Don’t miss the orchard’s farm stand where you can nab fresh garden veggies, jams, and cider. Montoya has partnered with nearby Black Mesa Winery, so you will receive a coupon for $3 off a glass of hard cider (made with Montoya’s apples) when you check out.

“This has been really good for families, there’s plenty of space for kids to run around,” says Montoya. “We encourage people to bring a blanket and have a picnic.”

If you’re heading out early, bring a jacket. It can be chilly in the mornings this far north. Look for signs for Montoya’s about 10 miles north of Española. You are required to wear a mask and provide info for contract tracing should the need arise.

Celebrate America’s public lands.

In New Mexico, we’re lucky to have vast, beautiful, and accessible public land. So it’s only right that we celebrate National Public Lands Day on Saturday by pitching in to keep them that way as the Bureau of Land Management hosts a weekend-long virtual scavenger hunt and community trash pickup.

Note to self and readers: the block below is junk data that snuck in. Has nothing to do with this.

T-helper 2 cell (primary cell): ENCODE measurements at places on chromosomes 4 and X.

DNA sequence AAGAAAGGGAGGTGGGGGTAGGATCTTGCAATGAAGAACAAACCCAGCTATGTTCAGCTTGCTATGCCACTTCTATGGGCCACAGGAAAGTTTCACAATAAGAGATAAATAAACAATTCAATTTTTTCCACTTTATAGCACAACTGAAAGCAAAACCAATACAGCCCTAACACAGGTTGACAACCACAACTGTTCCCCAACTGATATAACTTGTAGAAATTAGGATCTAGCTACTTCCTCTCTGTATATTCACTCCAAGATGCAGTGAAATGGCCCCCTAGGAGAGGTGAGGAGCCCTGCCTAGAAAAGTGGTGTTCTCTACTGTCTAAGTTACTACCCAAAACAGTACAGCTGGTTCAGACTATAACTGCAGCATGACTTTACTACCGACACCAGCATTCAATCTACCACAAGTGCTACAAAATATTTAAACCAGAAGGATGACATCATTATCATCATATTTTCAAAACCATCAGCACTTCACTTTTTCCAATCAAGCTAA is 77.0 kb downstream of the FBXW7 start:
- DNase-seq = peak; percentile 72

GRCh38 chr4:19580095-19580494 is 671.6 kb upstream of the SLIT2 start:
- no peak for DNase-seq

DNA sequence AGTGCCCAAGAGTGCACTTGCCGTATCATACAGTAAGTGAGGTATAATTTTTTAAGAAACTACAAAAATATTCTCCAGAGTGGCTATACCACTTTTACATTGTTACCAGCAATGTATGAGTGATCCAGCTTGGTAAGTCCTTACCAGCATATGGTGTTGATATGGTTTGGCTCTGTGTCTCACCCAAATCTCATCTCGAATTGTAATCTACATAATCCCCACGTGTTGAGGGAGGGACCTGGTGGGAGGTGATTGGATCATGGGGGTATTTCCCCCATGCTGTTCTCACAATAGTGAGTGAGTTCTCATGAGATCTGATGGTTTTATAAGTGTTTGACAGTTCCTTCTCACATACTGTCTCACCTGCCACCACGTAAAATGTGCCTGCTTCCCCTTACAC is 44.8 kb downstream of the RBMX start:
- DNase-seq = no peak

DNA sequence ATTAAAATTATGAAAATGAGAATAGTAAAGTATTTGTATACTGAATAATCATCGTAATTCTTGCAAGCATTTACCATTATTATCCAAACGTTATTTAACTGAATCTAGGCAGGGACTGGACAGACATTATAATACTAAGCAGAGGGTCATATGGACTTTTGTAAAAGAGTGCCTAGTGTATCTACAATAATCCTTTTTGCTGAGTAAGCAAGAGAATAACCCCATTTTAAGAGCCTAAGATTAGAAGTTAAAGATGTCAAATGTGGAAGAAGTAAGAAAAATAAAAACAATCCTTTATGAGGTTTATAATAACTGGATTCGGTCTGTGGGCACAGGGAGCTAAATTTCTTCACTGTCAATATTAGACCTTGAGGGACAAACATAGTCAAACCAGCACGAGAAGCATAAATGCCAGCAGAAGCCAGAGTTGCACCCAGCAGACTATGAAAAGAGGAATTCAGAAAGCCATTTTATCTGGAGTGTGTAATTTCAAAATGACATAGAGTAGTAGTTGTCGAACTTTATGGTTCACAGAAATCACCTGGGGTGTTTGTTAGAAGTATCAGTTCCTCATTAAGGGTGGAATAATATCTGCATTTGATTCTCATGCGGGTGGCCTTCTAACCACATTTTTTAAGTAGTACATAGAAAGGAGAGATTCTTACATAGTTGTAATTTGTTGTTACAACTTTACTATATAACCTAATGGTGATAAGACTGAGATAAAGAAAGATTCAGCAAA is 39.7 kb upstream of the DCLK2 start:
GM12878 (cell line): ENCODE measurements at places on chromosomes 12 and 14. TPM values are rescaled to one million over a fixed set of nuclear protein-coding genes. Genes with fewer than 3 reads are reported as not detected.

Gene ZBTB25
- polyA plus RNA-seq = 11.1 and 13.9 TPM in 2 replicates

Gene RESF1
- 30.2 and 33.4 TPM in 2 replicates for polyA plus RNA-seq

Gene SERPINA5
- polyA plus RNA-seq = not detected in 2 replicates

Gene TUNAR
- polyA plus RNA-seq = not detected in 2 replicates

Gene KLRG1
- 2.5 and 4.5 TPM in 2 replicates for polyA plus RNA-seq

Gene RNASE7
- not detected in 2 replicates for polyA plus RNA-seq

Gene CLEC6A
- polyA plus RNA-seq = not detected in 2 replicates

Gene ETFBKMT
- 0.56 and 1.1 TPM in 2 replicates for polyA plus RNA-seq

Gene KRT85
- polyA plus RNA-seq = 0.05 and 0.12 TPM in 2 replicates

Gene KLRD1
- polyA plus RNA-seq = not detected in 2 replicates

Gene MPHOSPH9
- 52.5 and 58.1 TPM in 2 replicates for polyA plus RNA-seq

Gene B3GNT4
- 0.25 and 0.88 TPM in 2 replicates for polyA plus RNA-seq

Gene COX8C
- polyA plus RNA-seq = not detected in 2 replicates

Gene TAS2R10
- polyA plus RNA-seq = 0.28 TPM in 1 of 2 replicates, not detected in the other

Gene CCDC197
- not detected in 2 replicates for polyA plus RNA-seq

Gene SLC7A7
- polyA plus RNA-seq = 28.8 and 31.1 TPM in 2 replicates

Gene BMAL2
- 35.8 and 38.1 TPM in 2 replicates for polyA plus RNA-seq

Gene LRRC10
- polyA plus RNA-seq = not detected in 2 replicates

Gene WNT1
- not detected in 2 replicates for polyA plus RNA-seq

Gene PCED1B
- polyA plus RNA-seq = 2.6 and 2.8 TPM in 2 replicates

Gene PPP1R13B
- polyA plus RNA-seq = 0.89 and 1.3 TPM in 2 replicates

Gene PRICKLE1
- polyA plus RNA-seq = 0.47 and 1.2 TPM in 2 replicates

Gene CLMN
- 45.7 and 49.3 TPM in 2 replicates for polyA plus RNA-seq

“This is a great way to show your stewardship and care for the public lands and do it in a way you don’t have to be around other people,” says McKinney Briske of the New Mexico BLM. “You can go out and do your favorite activity while you take care of the land.”

Head to one of four sites around the state to get a cleanup packet, which includes a scavenger-hunt list, trash bags, gloves, and masks. Packets will be distributed as long as supplies last at the Rio Puerco Field Office and the Public Lands Interpretive Association Office, in Albuquerque; the BLM New Mexico state office, in Santa Fe; and the Dripping Springs Natural Area, in Las Cruces.

“The leave-no-trace principle is a good learning tool,” says Briske. “Take only memories and photographs and leave only your footprints on the trails.”

Even if you don’t get a packet, you can head to BLM lands (or any of your choosing—admission to national parks is free on Saturday), pick up trash in the area, and post a picture of yourself doing it with the hashtag #BLMNewMexico for a chance to win T-shirts, hats, and guidebooks.

The outdoor scavenger hunt will have your family searching for things like fuzzy animals, tracks, and flowers. “In this time in particular, we need to realize that getting out and recreating and enjoying our public lands is important for our health,” Briske says. “Enjoy the beautiful lands New Mexico has to offer.”

** No matter what you do or where you venture on your staycation this weekend, keep an eye out for NM True Certified businesses to support. Find a complete list of them here or pick up a September/October issue of New Mexico Magazine at your nearest newsstand.